While the Internet and World Wide Web are grabbing all the glitzy headlines, a less glamorous component of this online phenomenon is revolutionizing everyday communications. Electronic mail is rapidly becoming an integral part of home and office computing. Businesses everywhere are now dependent on this messaging system that allows letters, documents and files to be instantaneously transmitted electronically throughout the world.
E-mail is almost as immediate as a telephone conversation, but with far superior documentation. Messages can be hard-copied to a printer or forwarded to all interested parties. Companies can attach actual working files to their e-mail messages for transmission to co-workers in the next building or across the globe. This enables round-the-clock productivity for companies with subsidiaries in different time zones. Many busy executives read and respond to e-mail during off-hours when they can escape the distractions of the actual workday.
Most importantly, e-mail is cheaper than long distance telephone charges as connections are usually local. Messages can be composed offline and sent upon completion, requiring only minutes of actual online connect time.
Electronic mail requires software referred to as a "mail client". The major online services, such as America Online and CompuServe, have a mail client bundled with their package. If you are connecting to cyberspace via an Internet services provider (ISP), your software package should include a web browser and a mail client, such as Eudora, QMC, or Microsoft Exchange. The latest version of Netscape 2.0 now includes a proprietary mail client as part of their browser software. Earlier versions required a secondary mail client for e-mail transmissions.
I'm often asked, "Can I receive e-mail when my computer is off?" The answer is yes. E-mail is not sent to you directly, but rather to a computer, designated as your mail server. This could be a local ISP server or an America Online computer located in Vienna, Va., for example. Your mail sits on the server until you log onto your online account to check for new mail. At this point, your mail is delivered and you can save, delete, forward or reply to your electronic posts.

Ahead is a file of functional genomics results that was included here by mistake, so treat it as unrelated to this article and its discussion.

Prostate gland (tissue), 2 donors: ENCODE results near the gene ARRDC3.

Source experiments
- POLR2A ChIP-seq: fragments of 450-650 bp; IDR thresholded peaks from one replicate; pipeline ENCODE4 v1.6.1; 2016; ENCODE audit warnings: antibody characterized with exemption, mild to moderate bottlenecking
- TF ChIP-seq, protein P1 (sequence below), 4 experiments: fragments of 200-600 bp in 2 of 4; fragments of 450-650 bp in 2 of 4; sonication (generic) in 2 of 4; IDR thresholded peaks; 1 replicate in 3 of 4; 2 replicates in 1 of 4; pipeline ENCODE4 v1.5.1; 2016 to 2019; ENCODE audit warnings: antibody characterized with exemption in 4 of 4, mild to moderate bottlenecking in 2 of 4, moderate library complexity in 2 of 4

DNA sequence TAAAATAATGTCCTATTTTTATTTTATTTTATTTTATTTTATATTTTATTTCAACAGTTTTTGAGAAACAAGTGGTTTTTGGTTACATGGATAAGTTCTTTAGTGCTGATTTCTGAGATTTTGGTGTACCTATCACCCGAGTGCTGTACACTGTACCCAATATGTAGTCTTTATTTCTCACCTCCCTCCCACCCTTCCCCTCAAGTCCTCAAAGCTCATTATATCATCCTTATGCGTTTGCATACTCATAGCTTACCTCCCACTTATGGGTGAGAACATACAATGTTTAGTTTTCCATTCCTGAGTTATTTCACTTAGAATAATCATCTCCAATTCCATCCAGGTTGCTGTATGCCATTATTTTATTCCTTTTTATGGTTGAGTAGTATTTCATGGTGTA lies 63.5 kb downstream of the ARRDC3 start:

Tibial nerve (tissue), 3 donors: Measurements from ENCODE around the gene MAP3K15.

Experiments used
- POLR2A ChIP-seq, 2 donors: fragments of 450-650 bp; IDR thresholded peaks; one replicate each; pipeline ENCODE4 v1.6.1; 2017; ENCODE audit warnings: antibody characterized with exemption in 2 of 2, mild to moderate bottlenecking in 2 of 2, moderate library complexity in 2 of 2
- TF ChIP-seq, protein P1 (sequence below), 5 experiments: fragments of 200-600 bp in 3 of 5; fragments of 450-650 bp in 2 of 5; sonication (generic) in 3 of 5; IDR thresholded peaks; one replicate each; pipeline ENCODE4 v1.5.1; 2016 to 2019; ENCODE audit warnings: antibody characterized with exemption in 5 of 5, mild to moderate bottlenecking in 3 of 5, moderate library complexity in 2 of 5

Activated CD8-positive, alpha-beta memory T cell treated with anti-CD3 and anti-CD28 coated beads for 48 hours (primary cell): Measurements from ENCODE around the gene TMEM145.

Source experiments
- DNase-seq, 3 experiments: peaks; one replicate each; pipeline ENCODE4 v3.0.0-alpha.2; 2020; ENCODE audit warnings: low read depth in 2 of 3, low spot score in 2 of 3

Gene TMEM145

Just as there are accepted standards for letters sent via snail mail, electronic mail has its own conventions referred to as netiquette. Typing in all capital letters is considered shouting and generally looked upon as rude, unless someone is truly angry. To add emphasis to text, surround a word or phrase with an asterix or less-than and greater-than signs, ie: *Don't shout* or >Turn your Caps Lock off<
Unsolicited messages sent as generic bulk e-mail is frowned upon and akin to spamming, the practice of flooding newsgroups with irrelevant or inappropriate messages. A reply to such solicitations with the words UNSUBSCRIBE in the subject and message areas usually halts further posts. If you are sending an e-mail marketing piece, target your audience as you would in normal business practices to avoid being flamed by an unhappy recipient. Flamings are intentional insults or provocations.
For more casual correspondence, the use of emoticons is common to express your feelings. Happy and sad faces are comprised of a colon, dash and parentheses, :-) :-( For a wink, use a semi-colon instead of a colon, ;-) For a "wry" face, use a back-slash instead of a parentheses :-\ The use of acronyms is also commonplace in casual e-mail correspondence, such as: IMHO (In my humble opinion); BTW (By the way); or RTM (Read the manual).
Remember that electronic mail is never entirely private. Encryption technology provides a good degree of security for your posts, but a determined hacker probably can break into your e-mailbox. More commonly, your message could be viewed by someone passing a terminal or circulating a hard copy around the office. "No one really cares", is the prevailing attitude on the Net, but it's a good idea not to post e-mail that you wouldn't want published on the front page of newspaper.
E-mail is an efficient and affordable means of communication. Make sure
your business card includes your e-mail address and mind your netiquette!
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